He said a contributing structure must meet two conditions: the date of construction must be within the period of significance, typically more than 50 years old, and it must not have been altered so much so that it has lost its significance.

The very poor condition of the interior, combined with low ceiling heights and numerous building code issues contributed to the decision to approve the demolition of all but the front facade.

“There’s not a lot there that is of historical significance other than the presence of the building on High Street,” Frank said, adding that the MHT was disappointed in the condition of the building.

Preservation was pretty much out of the question. It would have to be reconstruction.

Even the portions of the building that are not rotten and falling apart are significantly underdesigned and do not have the capacity to carry the loads that are required for new construction, according to the structural engineer’s report that Frank shared with the HDC members.

“I feel confident that this is a really sensitive approach to trying to deal with a building that’s not salvageable from the standpoint of any kind of modern use,” Frank told the commission.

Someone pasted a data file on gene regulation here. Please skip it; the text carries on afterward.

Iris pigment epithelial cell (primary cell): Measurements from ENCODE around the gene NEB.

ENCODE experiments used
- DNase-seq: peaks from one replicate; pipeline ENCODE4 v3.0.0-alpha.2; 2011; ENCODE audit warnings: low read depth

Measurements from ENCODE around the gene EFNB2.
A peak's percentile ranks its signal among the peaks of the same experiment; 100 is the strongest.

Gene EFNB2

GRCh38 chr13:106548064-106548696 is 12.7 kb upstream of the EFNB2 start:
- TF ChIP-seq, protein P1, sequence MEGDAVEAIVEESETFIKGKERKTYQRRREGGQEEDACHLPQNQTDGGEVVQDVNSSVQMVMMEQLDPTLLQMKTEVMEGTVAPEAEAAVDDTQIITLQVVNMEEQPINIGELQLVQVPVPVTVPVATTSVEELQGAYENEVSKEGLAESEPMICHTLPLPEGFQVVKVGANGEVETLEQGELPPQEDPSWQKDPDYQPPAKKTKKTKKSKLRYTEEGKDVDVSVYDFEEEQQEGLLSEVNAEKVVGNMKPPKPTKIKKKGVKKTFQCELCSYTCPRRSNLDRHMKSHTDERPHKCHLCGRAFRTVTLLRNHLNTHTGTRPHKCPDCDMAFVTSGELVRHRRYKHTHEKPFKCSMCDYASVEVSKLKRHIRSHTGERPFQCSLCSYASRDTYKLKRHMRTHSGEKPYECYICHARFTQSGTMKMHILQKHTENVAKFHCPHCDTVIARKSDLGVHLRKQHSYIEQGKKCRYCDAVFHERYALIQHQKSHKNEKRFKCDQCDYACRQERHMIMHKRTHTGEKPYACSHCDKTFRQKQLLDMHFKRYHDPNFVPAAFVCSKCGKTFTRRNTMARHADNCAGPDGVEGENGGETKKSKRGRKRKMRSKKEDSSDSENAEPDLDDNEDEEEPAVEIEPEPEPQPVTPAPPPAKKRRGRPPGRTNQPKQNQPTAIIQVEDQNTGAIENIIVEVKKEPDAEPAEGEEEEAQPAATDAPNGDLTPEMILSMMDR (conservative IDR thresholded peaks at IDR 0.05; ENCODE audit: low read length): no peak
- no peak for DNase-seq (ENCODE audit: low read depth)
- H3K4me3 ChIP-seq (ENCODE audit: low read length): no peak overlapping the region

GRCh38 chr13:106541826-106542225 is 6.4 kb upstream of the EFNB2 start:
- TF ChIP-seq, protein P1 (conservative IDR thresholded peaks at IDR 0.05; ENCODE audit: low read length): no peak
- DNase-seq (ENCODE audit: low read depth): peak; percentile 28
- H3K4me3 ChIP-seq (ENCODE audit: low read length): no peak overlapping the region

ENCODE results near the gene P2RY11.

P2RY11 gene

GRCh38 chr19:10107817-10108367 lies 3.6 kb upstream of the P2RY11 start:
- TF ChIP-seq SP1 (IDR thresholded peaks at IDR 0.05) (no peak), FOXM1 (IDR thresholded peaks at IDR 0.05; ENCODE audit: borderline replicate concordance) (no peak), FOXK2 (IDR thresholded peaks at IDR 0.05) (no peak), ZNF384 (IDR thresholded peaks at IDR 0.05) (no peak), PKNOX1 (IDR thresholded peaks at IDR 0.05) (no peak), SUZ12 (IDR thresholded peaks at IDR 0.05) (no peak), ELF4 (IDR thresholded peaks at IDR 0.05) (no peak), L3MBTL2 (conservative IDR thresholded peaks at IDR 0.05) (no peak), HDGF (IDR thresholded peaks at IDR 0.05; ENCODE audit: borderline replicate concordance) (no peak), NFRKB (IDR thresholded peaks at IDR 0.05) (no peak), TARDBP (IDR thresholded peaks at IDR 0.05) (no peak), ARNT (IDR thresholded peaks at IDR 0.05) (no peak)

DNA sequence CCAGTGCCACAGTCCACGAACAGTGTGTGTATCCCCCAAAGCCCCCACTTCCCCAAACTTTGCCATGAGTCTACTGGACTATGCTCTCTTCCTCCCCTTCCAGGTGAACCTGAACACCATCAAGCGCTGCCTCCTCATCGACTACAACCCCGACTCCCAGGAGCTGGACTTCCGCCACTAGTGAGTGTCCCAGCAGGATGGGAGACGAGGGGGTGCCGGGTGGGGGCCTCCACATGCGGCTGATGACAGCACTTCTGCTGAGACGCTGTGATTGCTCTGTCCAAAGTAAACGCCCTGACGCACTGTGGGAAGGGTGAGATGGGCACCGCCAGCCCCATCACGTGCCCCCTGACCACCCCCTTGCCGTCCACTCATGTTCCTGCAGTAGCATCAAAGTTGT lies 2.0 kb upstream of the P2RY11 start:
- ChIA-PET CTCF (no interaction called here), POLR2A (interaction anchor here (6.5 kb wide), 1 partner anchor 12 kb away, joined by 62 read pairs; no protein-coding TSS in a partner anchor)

He said the engineer’s assessment is that the amount of remediation work required is extensive.

In addition to figuring out what he can do with the structure, Frank told the HDC that he has to consider sprinklers, Americans with Disabilities Act compliance, fire separations between 339 and 341 High St., and life safety issues.

Even if the building codes allowed him not to do some of that work, “it would be not correct not to do that work,” Frank said.

He called the current condition of the apartments as “death traps” when it comes to safety.